Jewish women do take a proactive role in self-preservation, for that is the proscribed aim of our protest movements in Israel. Perhaps a better word to use is civil disobedience. When women are physically assaulted by male Israeli security forces for living in houses they’ve built, or synagogues where they’ve prayed, or inhabiting parts of Eretz Yisrael in jeopardy, be they in Gush Katif, Hebron, Jerusalem or anywhere, they are participating in the most natural of activities, that is ‘letting your feet, or in this case, let your body, do the talking. In other words, it is called establishing facts on the ground.
Is this illegitimate? A very short stroll through Jewish history, even recent history, can answer this question. Forget about the women ‘settlers’ in Judea and Samaria. What about the women who settled the Galil, about a hundred years ago, when it was nothing but swamp land, infecting all with malaria and other then deadly diseases. Or the women who settled Mazkeret Batya, or Rehovot, or Petach Tikva. Or the women who participated in Nili, the Haganah, Etzel, the Irgun, and many others.
Or, as a most recent example, Hadar Cohen hy”d. A border policewoman, serving in one of the most sensitive areas of Israel. And as tragic as her death is, she did exactly what she was supposed to do, and as such saved the life of her friend, another heroic woman, who was stabbed all over her body.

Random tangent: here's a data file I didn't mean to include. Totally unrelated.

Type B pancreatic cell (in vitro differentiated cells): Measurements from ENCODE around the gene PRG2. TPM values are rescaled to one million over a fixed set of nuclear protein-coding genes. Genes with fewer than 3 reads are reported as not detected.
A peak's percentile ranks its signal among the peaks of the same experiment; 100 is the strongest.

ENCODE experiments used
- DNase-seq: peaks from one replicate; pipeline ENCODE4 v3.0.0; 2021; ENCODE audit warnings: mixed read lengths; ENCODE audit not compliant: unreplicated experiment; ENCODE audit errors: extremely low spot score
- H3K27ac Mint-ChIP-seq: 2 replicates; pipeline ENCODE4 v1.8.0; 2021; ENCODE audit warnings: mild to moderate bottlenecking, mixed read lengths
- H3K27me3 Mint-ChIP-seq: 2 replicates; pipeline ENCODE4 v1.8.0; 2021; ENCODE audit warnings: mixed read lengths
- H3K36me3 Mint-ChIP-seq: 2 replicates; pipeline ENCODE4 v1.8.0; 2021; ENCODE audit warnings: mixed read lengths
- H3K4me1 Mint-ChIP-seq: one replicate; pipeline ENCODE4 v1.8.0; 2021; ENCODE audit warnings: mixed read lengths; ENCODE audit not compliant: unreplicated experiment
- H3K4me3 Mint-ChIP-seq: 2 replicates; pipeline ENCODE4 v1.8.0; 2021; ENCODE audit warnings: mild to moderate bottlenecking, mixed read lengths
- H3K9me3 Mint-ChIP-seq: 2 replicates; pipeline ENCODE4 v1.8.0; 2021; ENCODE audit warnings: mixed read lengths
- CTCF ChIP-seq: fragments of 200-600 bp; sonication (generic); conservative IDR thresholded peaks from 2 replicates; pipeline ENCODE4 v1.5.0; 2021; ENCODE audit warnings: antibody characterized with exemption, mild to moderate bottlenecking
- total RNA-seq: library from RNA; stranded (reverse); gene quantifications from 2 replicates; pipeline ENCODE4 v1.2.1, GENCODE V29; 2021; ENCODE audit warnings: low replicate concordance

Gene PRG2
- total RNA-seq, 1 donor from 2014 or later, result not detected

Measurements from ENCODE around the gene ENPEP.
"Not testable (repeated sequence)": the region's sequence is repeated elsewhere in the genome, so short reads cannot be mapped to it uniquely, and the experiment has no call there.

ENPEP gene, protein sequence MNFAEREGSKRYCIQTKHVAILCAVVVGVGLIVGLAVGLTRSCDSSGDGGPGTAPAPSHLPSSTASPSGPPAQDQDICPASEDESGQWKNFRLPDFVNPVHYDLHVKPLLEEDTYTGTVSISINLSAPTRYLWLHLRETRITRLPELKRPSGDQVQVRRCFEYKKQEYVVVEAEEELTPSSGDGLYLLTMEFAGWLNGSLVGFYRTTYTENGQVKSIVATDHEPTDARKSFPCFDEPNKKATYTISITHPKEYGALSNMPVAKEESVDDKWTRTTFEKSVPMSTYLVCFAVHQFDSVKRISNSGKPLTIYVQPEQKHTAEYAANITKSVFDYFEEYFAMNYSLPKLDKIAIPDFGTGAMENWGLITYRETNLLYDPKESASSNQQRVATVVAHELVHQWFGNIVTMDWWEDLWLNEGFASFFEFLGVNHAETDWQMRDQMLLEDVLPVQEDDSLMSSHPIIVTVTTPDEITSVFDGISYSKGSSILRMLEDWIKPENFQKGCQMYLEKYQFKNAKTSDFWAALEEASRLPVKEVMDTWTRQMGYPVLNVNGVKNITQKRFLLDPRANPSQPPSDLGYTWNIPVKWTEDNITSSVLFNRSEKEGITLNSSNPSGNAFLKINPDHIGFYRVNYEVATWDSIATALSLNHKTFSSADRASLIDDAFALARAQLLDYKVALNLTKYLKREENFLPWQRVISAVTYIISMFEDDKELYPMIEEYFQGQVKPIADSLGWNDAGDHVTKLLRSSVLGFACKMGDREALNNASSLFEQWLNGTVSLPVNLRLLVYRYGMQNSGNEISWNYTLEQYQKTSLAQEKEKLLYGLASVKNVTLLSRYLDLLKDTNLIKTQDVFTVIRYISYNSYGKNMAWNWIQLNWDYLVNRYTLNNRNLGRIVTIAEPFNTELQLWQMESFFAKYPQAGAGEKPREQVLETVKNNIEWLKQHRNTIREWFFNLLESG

Would anyone like to compare Hadar Cohen to the terrorists who murdered her, or to the thirteen year old jihadists yesterday in Ramla?
Where does a 19 year old, just out of high school, find the motivation to serve, at all, and certainly as a border policewoman.
Her inspiration is identical to that of other women, be they religious, or not-so religious. It has nothing to do with ‘justifying’ what might be, in other circumstances, forbidden. Rather it is the most natural element a Jewish person can express: that being the welfare and well-being of the Jewish people, in their homeland, in Eretz Yisrael, in the state of Israel.
Without the bravery and heroism of such women, I don’t know if the State of Israel would today exist.
Any attempt to compare such righteous people, Jews, with jihadists, who think nothing of killing themselves, or others, women who throw parties when their children become Shahidim – so-called martyrs who have died while cold-bloodedly killing others, who pass out candy after Jews have been murdered, any comparison of this sort is sordid, unacceptable, and unbearable, be it by the author or by an Israeli newspaper, as expressed in the Ha’aretz headine. As such, it cannot be considered as a legitimate academic study. Rather it borders on similar attempts to undermine or perhaps better put, to totally delegitimize an important segment of Jewish-Israeli society.
If book-burning was considered to be a valid cultural experience, this book would certainly be a preferred candidate for the flames.